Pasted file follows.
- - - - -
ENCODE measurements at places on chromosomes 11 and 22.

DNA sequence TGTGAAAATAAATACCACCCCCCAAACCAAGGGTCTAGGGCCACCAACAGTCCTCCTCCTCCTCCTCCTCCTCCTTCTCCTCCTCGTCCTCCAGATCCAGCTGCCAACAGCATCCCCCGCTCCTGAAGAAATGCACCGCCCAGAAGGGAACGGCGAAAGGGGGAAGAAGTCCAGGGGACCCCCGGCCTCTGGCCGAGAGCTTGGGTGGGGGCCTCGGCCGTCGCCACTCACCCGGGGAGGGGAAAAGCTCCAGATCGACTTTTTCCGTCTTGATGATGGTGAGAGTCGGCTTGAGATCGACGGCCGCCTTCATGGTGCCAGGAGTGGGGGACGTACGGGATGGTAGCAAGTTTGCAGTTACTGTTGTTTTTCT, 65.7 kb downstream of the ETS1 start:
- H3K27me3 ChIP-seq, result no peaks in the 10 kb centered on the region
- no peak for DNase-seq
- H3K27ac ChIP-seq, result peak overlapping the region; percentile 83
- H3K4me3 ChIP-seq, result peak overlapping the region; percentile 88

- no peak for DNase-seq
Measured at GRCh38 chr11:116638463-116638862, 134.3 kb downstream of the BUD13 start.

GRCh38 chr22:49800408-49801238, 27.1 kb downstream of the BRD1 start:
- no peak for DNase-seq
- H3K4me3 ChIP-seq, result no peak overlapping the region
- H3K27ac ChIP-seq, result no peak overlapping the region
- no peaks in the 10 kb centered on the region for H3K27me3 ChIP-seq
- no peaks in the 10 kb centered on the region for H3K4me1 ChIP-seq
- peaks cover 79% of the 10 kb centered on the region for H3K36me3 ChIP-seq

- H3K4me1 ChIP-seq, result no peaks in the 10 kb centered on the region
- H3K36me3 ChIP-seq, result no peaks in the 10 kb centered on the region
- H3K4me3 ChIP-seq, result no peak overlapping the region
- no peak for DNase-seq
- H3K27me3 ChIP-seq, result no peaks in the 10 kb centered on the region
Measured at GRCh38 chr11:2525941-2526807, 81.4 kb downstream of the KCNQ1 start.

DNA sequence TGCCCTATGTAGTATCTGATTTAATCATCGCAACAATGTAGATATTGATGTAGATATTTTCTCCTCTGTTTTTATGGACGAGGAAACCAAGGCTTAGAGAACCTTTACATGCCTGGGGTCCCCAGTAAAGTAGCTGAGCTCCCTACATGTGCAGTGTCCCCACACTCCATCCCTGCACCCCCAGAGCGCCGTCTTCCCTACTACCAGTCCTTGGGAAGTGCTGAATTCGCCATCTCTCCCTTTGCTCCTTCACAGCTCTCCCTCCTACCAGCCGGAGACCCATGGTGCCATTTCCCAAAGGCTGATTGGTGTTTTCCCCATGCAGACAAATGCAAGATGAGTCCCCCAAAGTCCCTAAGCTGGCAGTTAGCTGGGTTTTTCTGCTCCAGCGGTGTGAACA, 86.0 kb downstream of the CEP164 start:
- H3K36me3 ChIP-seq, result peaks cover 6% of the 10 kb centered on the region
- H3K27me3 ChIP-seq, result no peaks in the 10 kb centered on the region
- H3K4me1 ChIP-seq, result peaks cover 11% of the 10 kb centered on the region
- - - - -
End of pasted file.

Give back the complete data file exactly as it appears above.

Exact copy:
ENCODE measurements at places on chromosomes 11 and 22.

DNA sequence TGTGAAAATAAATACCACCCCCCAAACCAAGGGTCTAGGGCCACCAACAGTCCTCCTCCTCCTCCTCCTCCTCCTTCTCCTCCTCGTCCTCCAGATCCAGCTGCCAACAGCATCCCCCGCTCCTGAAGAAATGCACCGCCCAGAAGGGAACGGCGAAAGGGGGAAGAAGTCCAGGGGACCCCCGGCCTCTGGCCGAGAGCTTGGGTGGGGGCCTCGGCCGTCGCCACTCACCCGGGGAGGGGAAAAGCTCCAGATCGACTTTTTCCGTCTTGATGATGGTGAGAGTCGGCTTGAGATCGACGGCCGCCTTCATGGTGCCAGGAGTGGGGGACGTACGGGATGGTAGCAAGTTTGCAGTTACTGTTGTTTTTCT, 65.7 kb downstream of the ETS1 start:
- H3K27me3 ChIP-seq, result no peaks in the 10 kb centered on the region
- no peak for DNase-seq
- H3K27ac ChIP-seq, result peak overlapping the region; percentile 83
- H3K4me3 ChIP-seq, result peak overlapping the region; percentile 88

- no peak for DNase-seq
Measured at GRCh38 chr11:116638463-116638862, 134.3 kb downstream of the BUD13 start.

GRCh38 chr22:49800408-49801238, 27.1 kb downstream of the BRD1 start:
- no peak for DNase-seq
- H3K4me3 ChIP-seq, result no peak overlapping the region
- H3K27ac ChIP-seq, result no peak overlapping the region
- no peaks in the 10 kb centered on the region for H3K27me3 ChIP-seq
- no peaks in the 10 kb centered on the region for H3K4me1 ChIP-seq
- peaks cover 79% of the 10 kb centered on the region for H3K36me3 ChIP-seq

- H3K4me1 ChIP-seq, result no peaks in the 10 kb centered on the region
- H3K36me3 ChIP-seq, result no peaks in the 10 kb centered on the region
- H3K4me3 ChIP-seq, result no peak overlapping the region
- no peak for DNase-seq
- H3K27me3 ChIP-seq, result no peaks in the 10 kb centered on the region
Measured at GRCh38 chr11:2525941-2526807, 81.4 kb downstream of the KCNQ1 start.

DNA sequence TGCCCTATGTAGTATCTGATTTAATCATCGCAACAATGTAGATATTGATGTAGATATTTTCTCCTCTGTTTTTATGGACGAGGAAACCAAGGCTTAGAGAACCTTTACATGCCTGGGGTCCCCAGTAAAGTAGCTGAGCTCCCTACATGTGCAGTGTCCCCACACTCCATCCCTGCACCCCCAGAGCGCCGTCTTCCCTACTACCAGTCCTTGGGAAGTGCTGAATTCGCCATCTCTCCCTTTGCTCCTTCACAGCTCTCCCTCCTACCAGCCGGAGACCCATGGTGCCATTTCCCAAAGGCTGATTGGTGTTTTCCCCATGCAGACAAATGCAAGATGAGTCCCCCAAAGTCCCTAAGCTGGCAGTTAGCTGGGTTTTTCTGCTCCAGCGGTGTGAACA, 86.0 kb downstream of the CEP164 start:
- H3K36me3 ChIP-seq, result peaks cover 6% of the 10 kb centered on the region
- H3K27me3 ChIP-seq, result no peaks in the 10 kb centered on the region
- H3K4me1 ChIP-seq, result peaks cover 11% of the 10 kb centered on the region